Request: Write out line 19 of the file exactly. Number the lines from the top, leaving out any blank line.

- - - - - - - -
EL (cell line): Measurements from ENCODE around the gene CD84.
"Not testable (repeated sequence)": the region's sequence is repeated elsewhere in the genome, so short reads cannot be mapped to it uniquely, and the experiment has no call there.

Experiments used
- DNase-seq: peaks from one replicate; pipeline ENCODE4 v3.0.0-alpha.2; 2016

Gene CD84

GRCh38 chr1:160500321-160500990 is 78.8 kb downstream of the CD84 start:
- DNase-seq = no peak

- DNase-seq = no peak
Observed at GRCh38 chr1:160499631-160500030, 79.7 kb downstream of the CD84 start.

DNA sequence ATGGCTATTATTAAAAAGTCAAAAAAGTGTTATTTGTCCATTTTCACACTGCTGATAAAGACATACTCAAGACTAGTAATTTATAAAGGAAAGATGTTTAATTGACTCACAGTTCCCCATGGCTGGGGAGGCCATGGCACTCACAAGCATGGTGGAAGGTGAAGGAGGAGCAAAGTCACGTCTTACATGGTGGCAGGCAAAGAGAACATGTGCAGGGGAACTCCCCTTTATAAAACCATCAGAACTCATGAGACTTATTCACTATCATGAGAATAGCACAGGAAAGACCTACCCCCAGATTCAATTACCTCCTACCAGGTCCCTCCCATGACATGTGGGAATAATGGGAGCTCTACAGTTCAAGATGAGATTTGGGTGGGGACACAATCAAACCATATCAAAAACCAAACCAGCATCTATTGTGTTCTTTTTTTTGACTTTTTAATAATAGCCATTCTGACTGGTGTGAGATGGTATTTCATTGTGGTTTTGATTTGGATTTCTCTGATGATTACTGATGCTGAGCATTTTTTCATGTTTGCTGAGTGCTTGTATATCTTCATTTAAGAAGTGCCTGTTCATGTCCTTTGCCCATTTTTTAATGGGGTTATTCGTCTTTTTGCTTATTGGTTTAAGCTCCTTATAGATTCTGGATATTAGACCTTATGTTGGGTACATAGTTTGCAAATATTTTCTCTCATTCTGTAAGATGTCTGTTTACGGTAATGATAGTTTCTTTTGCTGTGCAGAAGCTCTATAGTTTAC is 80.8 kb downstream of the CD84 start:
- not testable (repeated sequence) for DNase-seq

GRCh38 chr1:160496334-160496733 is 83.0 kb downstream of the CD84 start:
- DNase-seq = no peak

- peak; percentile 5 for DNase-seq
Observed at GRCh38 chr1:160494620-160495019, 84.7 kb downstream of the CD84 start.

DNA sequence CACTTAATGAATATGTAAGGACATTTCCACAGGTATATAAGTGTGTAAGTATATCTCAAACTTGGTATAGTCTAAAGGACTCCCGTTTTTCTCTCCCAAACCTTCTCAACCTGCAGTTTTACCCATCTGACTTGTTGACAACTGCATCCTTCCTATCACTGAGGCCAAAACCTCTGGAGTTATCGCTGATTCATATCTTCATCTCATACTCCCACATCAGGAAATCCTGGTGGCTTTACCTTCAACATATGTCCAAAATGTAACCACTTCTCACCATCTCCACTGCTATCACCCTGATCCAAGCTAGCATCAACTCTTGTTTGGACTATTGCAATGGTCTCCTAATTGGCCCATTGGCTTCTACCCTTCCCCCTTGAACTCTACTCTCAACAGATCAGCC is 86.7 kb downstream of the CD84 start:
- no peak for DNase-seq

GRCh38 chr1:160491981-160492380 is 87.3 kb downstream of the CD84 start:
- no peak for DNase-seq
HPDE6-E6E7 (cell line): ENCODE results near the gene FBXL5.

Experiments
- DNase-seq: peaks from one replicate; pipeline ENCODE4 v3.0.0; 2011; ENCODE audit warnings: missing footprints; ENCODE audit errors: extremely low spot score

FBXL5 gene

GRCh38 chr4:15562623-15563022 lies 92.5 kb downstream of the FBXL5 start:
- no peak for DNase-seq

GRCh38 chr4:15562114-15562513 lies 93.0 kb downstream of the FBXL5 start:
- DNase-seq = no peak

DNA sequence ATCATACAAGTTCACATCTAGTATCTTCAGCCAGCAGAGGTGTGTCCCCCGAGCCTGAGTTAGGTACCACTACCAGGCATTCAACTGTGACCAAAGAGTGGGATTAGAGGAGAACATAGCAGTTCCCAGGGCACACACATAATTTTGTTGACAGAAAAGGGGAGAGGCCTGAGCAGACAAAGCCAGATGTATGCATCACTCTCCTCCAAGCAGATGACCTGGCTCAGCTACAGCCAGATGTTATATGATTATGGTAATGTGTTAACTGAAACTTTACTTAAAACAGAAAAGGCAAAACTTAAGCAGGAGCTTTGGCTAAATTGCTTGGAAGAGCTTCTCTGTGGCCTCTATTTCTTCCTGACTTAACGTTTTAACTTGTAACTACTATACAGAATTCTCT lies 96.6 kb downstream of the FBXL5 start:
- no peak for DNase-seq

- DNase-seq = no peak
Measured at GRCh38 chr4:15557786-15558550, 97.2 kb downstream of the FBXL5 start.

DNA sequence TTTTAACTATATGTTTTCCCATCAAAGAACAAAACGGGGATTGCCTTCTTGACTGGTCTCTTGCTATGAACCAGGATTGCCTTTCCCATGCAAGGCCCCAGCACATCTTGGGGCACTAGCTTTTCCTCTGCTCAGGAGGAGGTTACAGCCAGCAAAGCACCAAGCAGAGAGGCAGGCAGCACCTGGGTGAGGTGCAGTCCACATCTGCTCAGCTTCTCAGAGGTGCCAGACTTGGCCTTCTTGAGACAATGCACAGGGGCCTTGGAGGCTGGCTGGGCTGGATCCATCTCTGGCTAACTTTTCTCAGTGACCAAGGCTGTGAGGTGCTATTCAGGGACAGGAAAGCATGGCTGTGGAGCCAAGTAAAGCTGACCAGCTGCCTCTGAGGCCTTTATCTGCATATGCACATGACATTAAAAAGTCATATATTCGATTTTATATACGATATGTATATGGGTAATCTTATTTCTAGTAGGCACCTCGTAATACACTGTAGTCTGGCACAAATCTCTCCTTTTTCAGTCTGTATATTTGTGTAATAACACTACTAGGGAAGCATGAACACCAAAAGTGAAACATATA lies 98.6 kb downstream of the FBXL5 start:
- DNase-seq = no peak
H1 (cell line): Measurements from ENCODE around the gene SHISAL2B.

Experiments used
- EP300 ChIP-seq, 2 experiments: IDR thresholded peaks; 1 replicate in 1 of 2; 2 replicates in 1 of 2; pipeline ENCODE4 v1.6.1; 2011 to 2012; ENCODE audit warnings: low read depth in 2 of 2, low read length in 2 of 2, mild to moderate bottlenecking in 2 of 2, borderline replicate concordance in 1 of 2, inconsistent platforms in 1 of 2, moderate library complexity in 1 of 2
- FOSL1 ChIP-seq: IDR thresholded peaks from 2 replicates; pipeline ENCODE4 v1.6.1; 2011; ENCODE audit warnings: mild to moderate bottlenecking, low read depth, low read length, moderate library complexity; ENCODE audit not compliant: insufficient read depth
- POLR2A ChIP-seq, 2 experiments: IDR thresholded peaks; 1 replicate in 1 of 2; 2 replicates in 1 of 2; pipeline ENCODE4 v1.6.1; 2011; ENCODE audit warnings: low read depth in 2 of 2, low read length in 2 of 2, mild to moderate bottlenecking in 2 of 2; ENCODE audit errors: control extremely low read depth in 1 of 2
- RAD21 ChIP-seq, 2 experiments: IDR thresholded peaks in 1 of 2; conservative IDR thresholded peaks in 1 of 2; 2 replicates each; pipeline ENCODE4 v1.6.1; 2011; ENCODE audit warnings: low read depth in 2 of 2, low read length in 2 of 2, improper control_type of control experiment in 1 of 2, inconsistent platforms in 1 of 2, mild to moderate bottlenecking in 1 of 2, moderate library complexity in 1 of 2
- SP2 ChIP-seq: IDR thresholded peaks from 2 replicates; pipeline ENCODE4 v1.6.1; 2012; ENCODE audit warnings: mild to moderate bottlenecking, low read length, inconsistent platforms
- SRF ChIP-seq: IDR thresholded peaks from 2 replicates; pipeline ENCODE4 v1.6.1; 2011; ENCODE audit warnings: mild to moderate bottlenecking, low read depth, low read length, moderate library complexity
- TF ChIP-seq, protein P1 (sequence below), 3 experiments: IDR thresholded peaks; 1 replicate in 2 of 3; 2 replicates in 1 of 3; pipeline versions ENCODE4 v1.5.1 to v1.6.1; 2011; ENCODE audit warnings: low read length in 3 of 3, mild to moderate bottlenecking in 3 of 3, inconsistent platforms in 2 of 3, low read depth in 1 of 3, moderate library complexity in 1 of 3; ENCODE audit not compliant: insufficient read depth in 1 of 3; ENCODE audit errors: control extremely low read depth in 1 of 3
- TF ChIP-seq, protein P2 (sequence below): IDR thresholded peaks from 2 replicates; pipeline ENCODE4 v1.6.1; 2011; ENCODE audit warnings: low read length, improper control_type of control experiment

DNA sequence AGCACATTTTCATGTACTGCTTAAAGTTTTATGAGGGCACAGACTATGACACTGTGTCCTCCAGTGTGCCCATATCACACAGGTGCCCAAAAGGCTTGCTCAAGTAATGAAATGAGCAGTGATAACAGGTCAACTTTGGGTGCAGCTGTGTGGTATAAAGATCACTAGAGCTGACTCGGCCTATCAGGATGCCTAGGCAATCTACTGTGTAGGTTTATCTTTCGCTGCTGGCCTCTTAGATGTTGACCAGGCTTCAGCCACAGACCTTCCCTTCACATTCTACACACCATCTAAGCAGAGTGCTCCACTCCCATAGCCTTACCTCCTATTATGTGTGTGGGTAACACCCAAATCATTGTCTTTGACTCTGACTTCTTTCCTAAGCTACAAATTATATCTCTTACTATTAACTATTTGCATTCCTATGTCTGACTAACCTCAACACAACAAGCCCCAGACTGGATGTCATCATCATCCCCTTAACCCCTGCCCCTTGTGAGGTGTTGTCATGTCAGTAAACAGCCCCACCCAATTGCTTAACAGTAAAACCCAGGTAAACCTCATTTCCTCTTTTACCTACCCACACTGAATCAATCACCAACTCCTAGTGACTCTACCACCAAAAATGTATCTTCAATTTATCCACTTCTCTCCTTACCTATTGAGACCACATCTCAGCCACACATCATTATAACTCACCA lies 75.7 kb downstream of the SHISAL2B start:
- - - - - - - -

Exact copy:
- no peak for DNase-seq